The positive results were announced yesterday (December 4) by Alto Neuroscience Inc. – a company working on precision psychiatry by developing targeted medicines designed to help patients get better faster.
The positive results from the study were announced at the 62nd Annual Meeting of the American College of Neuropsychopharmacology (ACNP) with confirmation that the treatment was demonstrating clinically meaningful improvements and favorable safety and tolerability in patients with major depressive disorder (MDD).
After patients had been given ALTO-300, they were characterized by an electroencephalogram (EEG) biomarker that demonstrated ‘robust clinical improvement’ in depression symptoms and higher response rates, as measured by the Montgomery–Åsberg Depression Rating Scale (MADRS), compared to patients without the EEG biomarker.
ALTO-300 is a treatment that targets the reward system and circadian rhythms, which is easily measurable.
Major depressive disorder
These results support the potential of ALTO-300 as a novel treatment for MDD. The company has initiated a phase 2b study evaluating ALTO-300 in 200 patients with MDD, which is expected to read out in the first half of 2025.
“Our conviction in the promise of precision medicine for the brain is bolstered by these results,” said Amit Etkin, founder, president, and chief executive officer of Alto Neuroscience.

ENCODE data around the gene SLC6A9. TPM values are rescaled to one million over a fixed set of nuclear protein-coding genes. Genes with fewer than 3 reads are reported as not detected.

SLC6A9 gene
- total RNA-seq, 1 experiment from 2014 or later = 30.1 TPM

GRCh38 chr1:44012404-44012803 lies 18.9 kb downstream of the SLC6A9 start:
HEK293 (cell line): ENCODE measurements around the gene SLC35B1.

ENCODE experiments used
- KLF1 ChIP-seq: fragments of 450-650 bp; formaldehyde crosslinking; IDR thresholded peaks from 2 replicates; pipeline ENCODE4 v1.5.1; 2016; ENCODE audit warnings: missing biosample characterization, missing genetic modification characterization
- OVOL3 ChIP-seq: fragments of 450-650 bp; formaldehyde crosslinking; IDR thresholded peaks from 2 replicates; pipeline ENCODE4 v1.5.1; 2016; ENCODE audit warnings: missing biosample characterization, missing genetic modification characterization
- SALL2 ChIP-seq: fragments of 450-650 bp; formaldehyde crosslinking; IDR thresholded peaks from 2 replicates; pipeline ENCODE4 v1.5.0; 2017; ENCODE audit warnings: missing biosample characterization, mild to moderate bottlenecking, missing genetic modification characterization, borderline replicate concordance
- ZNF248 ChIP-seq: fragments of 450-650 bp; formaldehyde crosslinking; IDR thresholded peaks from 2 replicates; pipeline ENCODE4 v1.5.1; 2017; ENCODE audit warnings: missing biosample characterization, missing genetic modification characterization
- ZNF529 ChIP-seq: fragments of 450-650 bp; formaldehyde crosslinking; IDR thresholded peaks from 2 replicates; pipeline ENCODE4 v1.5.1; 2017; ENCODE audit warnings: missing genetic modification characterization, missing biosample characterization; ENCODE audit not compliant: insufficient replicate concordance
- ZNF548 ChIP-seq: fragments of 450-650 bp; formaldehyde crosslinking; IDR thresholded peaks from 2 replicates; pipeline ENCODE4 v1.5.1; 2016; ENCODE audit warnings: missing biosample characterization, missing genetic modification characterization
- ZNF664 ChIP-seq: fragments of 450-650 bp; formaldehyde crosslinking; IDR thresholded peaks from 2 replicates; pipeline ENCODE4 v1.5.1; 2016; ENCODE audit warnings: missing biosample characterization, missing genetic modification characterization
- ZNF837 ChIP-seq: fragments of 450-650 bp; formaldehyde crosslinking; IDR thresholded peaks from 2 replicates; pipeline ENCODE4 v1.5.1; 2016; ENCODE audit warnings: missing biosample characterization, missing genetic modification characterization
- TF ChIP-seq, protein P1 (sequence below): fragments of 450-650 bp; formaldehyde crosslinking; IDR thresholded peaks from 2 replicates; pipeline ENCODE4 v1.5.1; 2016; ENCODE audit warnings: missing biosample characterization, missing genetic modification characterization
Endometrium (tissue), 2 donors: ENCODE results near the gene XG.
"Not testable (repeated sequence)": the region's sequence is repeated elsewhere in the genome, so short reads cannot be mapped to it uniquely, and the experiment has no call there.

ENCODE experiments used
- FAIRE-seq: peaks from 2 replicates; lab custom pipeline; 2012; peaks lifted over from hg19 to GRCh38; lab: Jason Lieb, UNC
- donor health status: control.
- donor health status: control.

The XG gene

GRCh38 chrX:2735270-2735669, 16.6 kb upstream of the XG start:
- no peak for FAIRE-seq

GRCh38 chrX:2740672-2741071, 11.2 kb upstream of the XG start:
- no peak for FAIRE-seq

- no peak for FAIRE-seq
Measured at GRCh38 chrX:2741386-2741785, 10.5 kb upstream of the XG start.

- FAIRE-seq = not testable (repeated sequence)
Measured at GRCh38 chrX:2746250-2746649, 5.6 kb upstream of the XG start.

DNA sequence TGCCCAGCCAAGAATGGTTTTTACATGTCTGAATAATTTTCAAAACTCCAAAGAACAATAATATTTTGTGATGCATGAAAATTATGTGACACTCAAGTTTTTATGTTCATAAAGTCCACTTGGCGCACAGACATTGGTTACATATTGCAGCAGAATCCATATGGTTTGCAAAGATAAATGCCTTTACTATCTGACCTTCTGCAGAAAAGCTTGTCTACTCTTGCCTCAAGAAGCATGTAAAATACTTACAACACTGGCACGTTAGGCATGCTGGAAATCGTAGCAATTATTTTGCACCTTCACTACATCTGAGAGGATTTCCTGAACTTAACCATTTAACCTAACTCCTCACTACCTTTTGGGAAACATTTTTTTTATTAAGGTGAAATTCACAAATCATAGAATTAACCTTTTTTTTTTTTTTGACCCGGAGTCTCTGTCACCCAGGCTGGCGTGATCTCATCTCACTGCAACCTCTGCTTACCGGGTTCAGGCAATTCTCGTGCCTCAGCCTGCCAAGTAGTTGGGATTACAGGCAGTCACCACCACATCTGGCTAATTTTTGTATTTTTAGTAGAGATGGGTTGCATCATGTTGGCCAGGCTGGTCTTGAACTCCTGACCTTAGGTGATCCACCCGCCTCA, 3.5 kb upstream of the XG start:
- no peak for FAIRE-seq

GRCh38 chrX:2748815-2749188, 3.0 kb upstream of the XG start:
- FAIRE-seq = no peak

“Data from the ALTO-300 study showcase the potential of targeting patients’ underlying neurobiology to achieve clear clinical benefit and further validate our precision drug development approach.”
In summary, the study was an 8-week clinical trial to evaluate potential predictive biomarkers for efficacy and safety of ALTO-300 as an adjunctive treatment in patients with MDD who experienced inadequate response to an antidepressant.
Rigorous machine learning
239 patients between the ages of 18 and 74 years old were enrolled in the study, staying on a background antidepressant while ALTO-300 was added as a new treatment. 110 of these patients underwent an EEG at baseline. Alto used a rigorous machine learning-driven data science approach, which centrally requires prospective replication of a biomarker’s ability to predict a drug’s antidepressant clinical efficacy in an independent group of patients.
Taking this approach, likely drug responders can be found while avoiding false discovery. The primary analysis was on the prediction of change in depressive symptoms, as measured by the MADRS, at week 4.
Results from the trial included a reproducible, readily scalable, and easily administered machine learning-derived EEG biomarker being identified. Alto says it will use this biomarker and prospective patient identification with EEG in its ongoing phase 2b trial of ALTO-300.
The predictive biomarker is specific to patients receiving ALTO-300, as it is not predictive of response in patients taking either placebo or standard-of-care SSRI/SNRIs based on data from separate studies in which EEG measurements allowed Alto to differentiate between patients with or without this EEG biomarker.
ALTO-300 demonstrated a favorable safety and tolerability profile with no unexpected adverse effects.
Alto’s Precision Psychiatry Platform measures brain biomarkers by analyzing EEG activity, neurocognitive task performance, wearable data, and other factors to match each patient with the right Alto product candidate.
The company’s work in validating brain-based biomarkers has resulted in a multiple-modality approach that it says supports robust drug-response predictions. Alto also has a clinical-stage pipeline that includes novel drug candidates for depression, PTSD, schizophrenia, and other mental health conditions.